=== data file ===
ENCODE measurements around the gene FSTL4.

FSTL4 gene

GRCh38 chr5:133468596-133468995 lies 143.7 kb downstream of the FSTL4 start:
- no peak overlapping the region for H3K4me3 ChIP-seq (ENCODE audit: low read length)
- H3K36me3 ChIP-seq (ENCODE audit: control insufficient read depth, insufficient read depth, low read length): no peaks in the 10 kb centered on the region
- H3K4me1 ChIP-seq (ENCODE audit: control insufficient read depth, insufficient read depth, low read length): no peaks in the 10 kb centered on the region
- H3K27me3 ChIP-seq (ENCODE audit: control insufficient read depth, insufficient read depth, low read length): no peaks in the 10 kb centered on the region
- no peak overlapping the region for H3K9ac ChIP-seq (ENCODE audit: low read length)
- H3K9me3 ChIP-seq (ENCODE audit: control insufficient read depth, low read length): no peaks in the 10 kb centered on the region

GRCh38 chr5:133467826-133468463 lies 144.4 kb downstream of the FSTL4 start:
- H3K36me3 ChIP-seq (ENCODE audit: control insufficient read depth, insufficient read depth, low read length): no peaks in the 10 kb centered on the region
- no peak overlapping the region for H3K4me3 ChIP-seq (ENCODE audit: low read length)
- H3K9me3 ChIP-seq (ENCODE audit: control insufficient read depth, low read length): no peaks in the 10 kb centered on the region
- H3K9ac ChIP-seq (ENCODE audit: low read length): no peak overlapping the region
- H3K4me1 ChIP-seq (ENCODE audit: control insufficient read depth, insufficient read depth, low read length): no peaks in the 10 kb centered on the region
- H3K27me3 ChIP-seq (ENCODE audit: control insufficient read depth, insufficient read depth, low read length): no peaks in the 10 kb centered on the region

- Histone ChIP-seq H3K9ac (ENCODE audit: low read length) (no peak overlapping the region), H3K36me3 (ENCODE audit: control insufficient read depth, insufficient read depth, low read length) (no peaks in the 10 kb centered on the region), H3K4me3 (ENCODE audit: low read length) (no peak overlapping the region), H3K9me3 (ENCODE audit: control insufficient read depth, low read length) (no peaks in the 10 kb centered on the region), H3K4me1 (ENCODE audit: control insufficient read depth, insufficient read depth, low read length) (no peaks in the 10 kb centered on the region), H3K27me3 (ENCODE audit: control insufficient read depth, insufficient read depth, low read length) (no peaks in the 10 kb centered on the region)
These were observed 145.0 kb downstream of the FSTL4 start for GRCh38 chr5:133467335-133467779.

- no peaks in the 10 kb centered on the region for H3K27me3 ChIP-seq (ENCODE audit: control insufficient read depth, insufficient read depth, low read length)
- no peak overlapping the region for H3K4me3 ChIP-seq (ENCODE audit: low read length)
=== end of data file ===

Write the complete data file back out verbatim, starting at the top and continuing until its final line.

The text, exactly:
ENCODE measurements around the gene FSTL4.

FSTL4 gene

GRCh38 chr5:133468596-133468995 lies 143.7 kb downstream of the FSTL4 start:
- no peak overlapping the region for H3K4me3 ChIP-seq (ENCODE audit: low read length)
- H3K36me3 ChIP-seq (ENCODE audit: control insufficient read depth, insufficient read depth, low read length): no peaks in the 10 kb centered on the region
- H3K4me1 ChIP-seq (ENCODE audit: control insufficient read depth, insufficient read depth, low read length): no peaks in the 10 kb centered on the region
- H3K27me3 ChIP-seq (ENCODE audit: control insufficient read depth, insufficient read depth, low read length): no peaks in the 10 kb centered on the region
- no peak overlapping the region for H3K9ac ChIP-seq (ENCODE audit: low read length)
- H3K9me3 ChIP-seq (ENCODE audit: control insufficient read depth, low read length): no peaks in the 10 kb centered on the region

GRCh38 chr5:133467826-133468463 lies 144.4 kb downstream of the FSTL4 start:
- H3K36me3 ChIP-seq (ENCODE audit: control insufficient read depth, insufficient read depth, low read length): no peaks in the 10 kb centered on the region
- no peak overlapping the region for H3K4me3 ChIP-seq (ENCODE audit: low read length)
- H3K9me3 ChIP-seq (ENCODE audit: control insufficient read depth, low read length): no peaks in the 10 kb centered on the region
- H3K9ac ChIP-seq (ENCODE audit: low read length): no peak overlapping the region
- H3K4me1 ChIP-seq (ENCODE audit: control insufficient read depth, insufficient read depth, low read length): no peaks in the 10 kb centered on the region
- H3K27me3 ChIP-seq (ENCODE audit: control insufficient read depth, insufficient read depth, low read length): no peaks in the 10 kb centered on the region

- Histone ChIP-seq H3K9ac (ENCODE audit: low read length) (no peak overlapping the region), H3K36me3 (ENCODE audit: control insufficient read depth, insufficient read depth, low read length) (no peaks in the 10 kb centered on the region), H3K4me3 (ENCODE audit: low read length) (no peak overlapping the region), H3K9me3 (ENCODE audit: control insufficient read depth, low read length) (no peaks in the 10 kb centered on the region), H3K4me1 (ENCODE audit: control insufficient read depth, insufficient read depth, low read length) (no peaks in the 10 kb centered on the region), H3K27me3 (ENCODE audit: control insufficient read depth, insufficient read depth, low read length) (no peaks in the 10 kb centered on the region)
These were observed 145.0 kb downstream of the FSTL4 start for GRCh38 chr5:133467335-133467779.

- no peaks in the 10 kb centered on the region for H3K27me3 ChIP-seq (ENCODE audit: control insufficient read depth, insufficient read depth, low read length)
- no peak overlapping the region for H3K4me3 ChIP-seq (ENCODE audit: low read length)